Battling to Build Bands in Spokane, Washington

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By Matt Robinson

An elementary music teacher finds that using a competition format can help bring students together

Inspired by the popularity of shows such as The Voice and American Idol, a music teacher at Farwell Elementary School in Spokane, Washington, recently decided to give the concept of ensemble competition a new spin. Dave Turner has created a special “battle of the bands” for his sixth graders and found it to be an effective means of drumming up interest in his program.

First, Turner divides his students into random groups of five. Next, he has them put together a list of popular songs. “The songs must be appropriate for school,” he notes, “so anything involving references to drugs, sex, violence, etc., will be immediately disqualified.” From this list, the student groups select the two most popular songs. Each includes a vocalist and multiple instrumentalists; the group members have to pick who plays which role, and “nobody can just sit and watch because they aren’t ‘musical.’”

Once Turner has arranged the songs for the student groups, they practice separately for a month, after which they rehearse in front of an audience of classmates. “I have the singers stand on risers and the instrumentalists are around them like a real band,” he says, adding that this allows him to offer feedback on performers’ microphone and instrument technique, breathing, posture, etc. He also plays acoustic guitar with each group to help solidify their sound.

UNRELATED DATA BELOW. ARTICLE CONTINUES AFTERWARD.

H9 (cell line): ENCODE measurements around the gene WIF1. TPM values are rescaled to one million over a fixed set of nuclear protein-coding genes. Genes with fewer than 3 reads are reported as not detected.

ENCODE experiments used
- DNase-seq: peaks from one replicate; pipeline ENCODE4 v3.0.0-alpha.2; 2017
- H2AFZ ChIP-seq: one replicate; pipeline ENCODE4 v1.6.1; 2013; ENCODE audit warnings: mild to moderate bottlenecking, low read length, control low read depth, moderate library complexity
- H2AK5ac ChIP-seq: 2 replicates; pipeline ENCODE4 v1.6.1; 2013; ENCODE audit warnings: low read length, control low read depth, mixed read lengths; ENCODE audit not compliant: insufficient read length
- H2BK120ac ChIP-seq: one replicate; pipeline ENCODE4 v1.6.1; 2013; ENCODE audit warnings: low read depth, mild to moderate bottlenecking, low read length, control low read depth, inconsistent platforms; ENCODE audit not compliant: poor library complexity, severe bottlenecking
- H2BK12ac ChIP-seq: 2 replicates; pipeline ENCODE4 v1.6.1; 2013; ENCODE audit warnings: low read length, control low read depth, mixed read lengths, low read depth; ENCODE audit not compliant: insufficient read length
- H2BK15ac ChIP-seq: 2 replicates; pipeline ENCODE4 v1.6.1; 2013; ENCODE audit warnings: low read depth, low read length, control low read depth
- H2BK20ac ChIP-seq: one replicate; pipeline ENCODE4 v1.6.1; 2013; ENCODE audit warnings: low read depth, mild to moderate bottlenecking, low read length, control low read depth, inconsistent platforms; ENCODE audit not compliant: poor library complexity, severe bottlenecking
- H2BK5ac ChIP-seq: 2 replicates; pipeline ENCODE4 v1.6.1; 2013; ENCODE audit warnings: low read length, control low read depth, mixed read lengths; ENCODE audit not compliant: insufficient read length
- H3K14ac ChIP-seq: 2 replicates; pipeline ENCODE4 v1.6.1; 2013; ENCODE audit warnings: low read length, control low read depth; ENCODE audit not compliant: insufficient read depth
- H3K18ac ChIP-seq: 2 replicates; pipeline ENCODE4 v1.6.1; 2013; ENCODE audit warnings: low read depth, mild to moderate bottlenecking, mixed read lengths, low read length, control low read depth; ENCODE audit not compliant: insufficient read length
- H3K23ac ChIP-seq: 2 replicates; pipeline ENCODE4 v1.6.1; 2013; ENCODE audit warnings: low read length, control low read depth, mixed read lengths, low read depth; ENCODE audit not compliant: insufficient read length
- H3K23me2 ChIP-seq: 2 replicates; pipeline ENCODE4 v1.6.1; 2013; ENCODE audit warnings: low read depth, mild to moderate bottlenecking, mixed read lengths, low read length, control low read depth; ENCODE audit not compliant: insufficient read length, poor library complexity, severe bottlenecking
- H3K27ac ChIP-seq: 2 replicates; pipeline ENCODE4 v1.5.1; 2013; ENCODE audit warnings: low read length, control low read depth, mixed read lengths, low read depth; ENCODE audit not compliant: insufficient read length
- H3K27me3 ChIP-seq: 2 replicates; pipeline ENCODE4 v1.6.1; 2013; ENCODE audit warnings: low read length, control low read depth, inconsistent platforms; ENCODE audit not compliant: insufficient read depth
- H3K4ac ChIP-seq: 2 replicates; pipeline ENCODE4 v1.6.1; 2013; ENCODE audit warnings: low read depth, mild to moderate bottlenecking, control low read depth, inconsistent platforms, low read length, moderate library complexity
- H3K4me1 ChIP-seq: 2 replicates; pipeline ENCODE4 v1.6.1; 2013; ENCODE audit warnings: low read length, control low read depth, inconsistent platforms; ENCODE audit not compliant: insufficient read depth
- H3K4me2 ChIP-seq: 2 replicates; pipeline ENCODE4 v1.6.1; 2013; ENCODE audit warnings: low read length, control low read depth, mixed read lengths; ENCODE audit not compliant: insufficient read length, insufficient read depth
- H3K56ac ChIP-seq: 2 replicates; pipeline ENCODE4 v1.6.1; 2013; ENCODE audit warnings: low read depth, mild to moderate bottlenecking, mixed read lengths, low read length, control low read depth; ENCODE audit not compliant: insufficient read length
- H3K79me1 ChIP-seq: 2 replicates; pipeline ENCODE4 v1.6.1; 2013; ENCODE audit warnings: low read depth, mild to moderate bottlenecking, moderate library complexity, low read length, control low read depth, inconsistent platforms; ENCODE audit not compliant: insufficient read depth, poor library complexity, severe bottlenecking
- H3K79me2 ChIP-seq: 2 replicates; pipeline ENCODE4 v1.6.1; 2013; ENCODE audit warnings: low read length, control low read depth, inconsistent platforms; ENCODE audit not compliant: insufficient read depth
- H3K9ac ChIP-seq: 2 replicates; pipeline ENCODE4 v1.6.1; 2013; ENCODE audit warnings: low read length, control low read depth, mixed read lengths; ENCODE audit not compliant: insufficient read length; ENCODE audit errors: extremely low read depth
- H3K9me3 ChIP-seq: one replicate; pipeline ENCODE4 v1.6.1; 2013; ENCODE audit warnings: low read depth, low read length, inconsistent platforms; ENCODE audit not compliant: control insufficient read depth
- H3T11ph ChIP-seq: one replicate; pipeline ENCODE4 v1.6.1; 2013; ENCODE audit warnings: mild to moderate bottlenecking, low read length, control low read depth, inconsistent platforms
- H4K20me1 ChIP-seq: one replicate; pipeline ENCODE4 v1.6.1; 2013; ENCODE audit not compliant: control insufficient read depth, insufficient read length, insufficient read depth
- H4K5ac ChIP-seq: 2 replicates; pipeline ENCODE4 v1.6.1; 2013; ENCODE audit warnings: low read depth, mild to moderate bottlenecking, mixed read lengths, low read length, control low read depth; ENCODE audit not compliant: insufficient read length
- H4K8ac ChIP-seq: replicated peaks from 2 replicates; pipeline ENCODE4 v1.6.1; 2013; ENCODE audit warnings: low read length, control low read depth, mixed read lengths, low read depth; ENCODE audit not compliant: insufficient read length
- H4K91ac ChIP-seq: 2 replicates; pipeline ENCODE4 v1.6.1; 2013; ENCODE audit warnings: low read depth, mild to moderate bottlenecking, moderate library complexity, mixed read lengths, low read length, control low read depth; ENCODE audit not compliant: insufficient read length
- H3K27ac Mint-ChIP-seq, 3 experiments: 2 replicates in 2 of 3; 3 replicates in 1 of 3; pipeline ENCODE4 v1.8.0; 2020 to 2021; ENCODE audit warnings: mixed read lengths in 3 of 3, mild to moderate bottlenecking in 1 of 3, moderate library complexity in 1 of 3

After the groups have had two chances to practice on stage, the “battle” begins. Each group performs for the rest of the class, which comes prepared with scoring rubrics that include vocal and instrumental aptitude as well as general citizenship and participation. “After the performance, I have kids close their eyes and then raise their hand to vote for each of the components in the rubric for that group.” Once the scores are tallied, a winner is named and earns a pizza party.

“When we finish, I have each student write or speak a reflection on the unit to me and the class,” Turner says, explaining that he looks for trends in their comments to help make his performance and theirs even stronger. “This whole unit takes me six to eight weeks, and I have 100% buy-in!” Because the songs come from today’s charts and are chosen by the students, no real introduction to the music is necessary. And though some students may vote according to popularity instead of performance, the battles are usually won by the talented and hard-working.

“Kids start to feel alienated from music in school because it’s ‘school’ music and not ‘real’ music like what they hear or see on TV,” Turner suggests. “Having played in a number of rock and pop bands over the last 20 years, I knew that I could draw on that experience and come up with a way to reconnect with students on this important point.”

Teaching Music, February 2013 Full Article here.